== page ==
Teen fugitives who 'murdered' Aussie backpacker and his girlfriend are found dead

Remigio Civitarese
Agosto 14, 2019

Perhaps investigators recovered fingerprints, DNA or firearms evidence that links the crime scenes.

Wayne Fowler, who has no relation to the victim, said there could be any number of possibilities.

"I am confidant there is no further risk to the public", he said.

Manaigre said a motive for the B.C. killings is still unknown.

Hackett said the pair likely chose the route across Canada - equal to the distance between London, UK and Moscow - to avoid people and maintain their freedom as long as possible.

Police are now investigating if the boat is connected to the teenagers and if they could have used it to continue to evade authorities by fleeing across the water.

As a result, police brought in a dive team to search the area.

Some items directly linked to them were found along the river on Friday which allowed police to narrow the search region.

It may also be hard to determine why they ended up in Gillam, he said.

Mounties in Winnipeg say the bodies were discovered near the Nelson River.

Bryer Schmegelsky and Kam McLeod were the subjects of one of Canada's biggest ever manhunts.

He said the family believes they must have had engine trouble in their van.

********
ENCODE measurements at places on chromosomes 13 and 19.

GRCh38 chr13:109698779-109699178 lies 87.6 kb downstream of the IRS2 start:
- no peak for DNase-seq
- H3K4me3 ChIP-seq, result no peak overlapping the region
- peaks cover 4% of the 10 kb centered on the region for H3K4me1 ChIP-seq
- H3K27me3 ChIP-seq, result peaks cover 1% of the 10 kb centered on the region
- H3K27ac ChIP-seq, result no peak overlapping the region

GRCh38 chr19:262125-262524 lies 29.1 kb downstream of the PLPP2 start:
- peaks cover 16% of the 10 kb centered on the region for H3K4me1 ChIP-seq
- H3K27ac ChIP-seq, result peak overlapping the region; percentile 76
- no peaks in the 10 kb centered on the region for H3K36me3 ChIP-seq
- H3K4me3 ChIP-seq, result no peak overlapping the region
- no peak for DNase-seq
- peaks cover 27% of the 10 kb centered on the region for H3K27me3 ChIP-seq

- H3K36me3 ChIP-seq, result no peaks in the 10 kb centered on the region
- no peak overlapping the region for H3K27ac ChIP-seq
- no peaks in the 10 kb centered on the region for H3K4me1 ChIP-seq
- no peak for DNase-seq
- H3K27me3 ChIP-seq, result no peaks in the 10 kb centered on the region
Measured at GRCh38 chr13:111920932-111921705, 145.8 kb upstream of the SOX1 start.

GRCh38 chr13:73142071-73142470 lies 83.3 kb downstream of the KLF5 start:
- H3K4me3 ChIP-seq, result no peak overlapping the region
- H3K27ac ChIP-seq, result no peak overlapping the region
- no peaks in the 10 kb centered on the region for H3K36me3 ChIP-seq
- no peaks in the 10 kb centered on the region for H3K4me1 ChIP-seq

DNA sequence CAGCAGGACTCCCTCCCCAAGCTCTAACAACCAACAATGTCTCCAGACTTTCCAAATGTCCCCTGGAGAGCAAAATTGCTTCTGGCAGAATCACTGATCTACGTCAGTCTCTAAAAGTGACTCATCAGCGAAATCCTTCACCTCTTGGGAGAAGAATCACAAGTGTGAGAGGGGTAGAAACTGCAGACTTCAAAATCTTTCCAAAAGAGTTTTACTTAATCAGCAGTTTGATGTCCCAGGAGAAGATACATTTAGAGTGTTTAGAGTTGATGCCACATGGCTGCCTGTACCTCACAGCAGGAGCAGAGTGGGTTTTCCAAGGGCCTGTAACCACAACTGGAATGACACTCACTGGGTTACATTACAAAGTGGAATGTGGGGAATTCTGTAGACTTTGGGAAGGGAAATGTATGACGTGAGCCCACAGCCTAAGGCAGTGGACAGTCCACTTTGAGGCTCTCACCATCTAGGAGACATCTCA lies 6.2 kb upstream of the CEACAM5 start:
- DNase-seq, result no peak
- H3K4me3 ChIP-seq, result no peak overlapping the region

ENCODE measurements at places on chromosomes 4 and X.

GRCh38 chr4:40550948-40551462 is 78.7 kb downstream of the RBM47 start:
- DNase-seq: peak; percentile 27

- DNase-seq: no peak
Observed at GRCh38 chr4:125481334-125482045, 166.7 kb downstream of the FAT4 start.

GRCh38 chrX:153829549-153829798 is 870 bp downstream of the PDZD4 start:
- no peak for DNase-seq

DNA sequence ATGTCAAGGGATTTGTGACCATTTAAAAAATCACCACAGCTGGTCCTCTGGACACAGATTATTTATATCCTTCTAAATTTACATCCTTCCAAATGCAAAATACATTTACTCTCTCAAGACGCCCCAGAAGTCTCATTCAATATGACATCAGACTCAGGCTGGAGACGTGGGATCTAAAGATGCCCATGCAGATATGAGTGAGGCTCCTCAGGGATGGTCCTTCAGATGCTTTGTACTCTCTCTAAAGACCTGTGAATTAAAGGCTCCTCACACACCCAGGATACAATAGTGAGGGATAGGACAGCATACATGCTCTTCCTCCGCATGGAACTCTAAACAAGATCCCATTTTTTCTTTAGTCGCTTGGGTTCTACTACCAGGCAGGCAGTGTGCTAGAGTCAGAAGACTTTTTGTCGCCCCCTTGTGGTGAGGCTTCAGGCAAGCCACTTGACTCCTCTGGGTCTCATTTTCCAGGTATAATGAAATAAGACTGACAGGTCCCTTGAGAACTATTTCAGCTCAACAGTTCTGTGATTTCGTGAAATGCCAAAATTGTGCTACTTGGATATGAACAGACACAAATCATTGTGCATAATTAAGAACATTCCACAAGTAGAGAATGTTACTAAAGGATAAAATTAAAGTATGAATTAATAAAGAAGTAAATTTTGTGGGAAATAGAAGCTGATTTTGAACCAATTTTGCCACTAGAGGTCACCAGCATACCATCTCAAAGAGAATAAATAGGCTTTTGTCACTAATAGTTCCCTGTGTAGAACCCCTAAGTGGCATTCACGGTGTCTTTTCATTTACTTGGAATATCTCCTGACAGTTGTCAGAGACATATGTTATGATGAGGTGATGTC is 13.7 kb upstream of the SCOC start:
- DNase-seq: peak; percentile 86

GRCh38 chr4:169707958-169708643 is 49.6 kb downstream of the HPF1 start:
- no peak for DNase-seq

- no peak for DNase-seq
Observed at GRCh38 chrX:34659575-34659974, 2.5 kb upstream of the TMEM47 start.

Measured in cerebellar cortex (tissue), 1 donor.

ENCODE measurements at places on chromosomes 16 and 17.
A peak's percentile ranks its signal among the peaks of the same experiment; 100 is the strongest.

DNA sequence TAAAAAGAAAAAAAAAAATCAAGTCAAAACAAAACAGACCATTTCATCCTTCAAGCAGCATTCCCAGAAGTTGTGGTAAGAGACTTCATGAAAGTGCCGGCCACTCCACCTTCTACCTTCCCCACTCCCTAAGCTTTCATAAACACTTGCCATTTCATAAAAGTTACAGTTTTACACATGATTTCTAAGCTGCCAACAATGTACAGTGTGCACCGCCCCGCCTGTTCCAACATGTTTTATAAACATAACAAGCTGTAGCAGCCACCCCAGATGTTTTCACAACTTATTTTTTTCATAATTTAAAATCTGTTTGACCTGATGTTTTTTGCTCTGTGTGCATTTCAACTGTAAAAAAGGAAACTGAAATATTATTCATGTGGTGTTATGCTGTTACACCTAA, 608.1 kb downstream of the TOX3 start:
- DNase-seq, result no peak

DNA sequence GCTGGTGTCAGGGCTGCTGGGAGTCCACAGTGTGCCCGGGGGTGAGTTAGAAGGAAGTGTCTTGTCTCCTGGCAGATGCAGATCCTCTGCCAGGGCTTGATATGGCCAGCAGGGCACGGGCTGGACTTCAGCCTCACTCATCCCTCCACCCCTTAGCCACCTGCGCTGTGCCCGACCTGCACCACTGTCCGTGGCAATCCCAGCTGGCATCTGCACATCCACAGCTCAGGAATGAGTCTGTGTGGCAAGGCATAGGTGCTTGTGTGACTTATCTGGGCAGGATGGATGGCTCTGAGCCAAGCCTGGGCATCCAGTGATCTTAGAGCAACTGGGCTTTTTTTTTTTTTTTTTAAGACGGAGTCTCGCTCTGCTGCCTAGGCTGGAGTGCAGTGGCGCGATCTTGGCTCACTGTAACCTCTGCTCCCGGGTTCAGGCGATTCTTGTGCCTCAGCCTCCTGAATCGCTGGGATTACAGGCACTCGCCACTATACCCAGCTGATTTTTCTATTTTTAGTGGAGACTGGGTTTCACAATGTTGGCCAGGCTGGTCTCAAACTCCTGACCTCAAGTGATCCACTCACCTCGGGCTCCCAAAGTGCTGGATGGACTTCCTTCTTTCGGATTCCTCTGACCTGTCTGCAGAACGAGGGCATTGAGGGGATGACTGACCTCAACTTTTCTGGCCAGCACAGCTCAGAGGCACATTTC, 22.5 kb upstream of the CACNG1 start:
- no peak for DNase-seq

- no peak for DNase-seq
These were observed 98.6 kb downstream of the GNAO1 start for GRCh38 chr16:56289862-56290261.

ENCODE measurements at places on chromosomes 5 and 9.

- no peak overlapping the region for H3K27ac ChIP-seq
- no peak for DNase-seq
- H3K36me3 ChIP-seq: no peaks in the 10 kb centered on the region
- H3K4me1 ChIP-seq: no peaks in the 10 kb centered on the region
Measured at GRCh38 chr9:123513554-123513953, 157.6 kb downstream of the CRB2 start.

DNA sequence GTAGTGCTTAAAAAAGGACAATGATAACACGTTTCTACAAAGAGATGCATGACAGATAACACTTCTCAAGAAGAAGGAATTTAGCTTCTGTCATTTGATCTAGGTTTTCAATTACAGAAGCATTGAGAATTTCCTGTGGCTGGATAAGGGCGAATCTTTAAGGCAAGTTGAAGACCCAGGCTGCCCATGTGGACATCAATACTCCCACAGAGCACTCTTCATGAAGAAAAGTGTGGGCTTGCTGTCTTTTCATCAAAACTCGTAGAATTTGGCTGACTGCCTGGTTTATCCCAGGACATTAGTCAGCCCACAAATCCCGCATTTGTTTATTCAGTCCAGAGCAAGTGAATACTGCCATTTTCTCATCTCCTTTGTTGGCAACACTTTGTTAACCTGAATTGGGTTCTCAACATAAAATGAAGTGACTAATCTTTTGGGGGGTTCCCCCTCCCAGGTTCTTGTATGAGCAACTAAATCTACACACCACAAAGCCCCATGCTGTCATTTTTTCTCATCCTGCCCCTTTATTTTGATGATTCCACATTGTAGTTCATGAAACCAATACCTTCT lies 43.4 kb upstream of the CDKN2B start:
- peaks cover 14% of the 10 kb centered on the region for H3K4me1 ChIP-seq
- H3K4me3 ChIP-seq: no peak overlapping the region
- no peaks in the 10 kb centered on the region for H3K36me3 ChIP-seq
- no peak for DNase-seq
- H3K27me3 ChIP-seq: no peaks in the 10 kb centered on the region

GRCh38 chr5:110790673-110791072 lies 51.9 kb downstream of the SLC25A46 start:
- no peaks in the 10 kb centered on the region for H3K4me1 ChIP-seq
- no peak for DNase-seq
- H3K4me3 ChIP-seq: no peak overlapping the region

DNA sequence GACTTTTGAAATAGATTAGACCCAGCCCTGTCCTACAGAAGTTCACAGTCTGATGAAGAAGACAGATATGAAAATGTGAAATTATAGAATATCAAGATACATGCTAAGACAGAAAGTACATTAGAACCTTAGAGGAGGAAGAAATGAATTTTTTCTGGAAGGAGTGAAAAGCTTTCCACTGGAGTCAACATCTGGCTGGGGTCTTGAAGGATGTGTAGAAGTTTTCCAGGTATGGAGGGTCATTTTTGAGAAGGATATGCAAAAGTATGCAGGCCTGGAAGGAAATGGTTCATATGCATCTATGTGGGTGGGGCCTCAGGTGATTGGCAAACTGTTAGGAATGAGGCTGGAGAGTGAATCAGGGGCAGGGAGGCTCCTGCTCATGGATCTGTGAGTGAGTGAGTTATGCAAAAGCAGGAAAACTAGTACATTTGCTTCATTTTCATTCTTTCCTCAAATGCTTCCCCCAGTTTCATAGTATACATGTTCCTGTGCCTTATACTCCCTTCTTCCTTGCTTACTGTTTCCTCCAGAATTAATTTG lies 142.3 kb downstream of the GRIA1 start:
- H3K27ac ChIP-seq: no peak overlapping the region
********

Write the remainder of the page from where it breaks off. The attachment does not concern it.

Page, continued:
Mounties have said it could be hard to determine a motive if the suspects can't be interviewed.

The pair were also suspects in the shooting deaths of American tourist Chynna Deese and her Australian boyfriend, Lucas Fowler.

The young men had initially been considered missing persons when a truck and camper they were driving was found burned a few kilometres from where Dyck's body was discovered at a highway pullout on July 15.

Charges have yet to be announced in that investigation.

Hackett said the Dyck, Deese and Fowler families were informed of the Manitoba findings. "I know exactly how you feel", Alan Schmegelsky said. The suspects had not been seen since the burned-out vehicle was found on July 22. A house-to-house search was undertaken before forces moved to nearby York Factory last Sunday after an unconfirmed sighting of two men scavenging in the town dump.

The search for the two residents of the Vancouver Island community of Port Alberni spanned five provinces that ended in the woods of northern Manitoba last week.

The search for McLeod, 19, and Schmegelsky, who would have turned 19 on August 4, covered 11,000 square kilometres in northern Manitoba alone - an area larger than Jamaica.

The bodies were found on the bank of the Nelson River after a weekslong manhunt focused in Manitoba, said Assistant Commissioner Jane MacLatchy, commanding officer of the Manitoba RCMP.

"We were describing it over the last couple of weeks as being some pretty dense bush and some pretty remarkable terrain - in my opinion that's nearly an understatement", said Manaigre, who participated in police searches after the bodies were found. It's a huge area we're looking at.

German said investigators will look at the suspects' social media accounts, any written documents and communication with family and friends.

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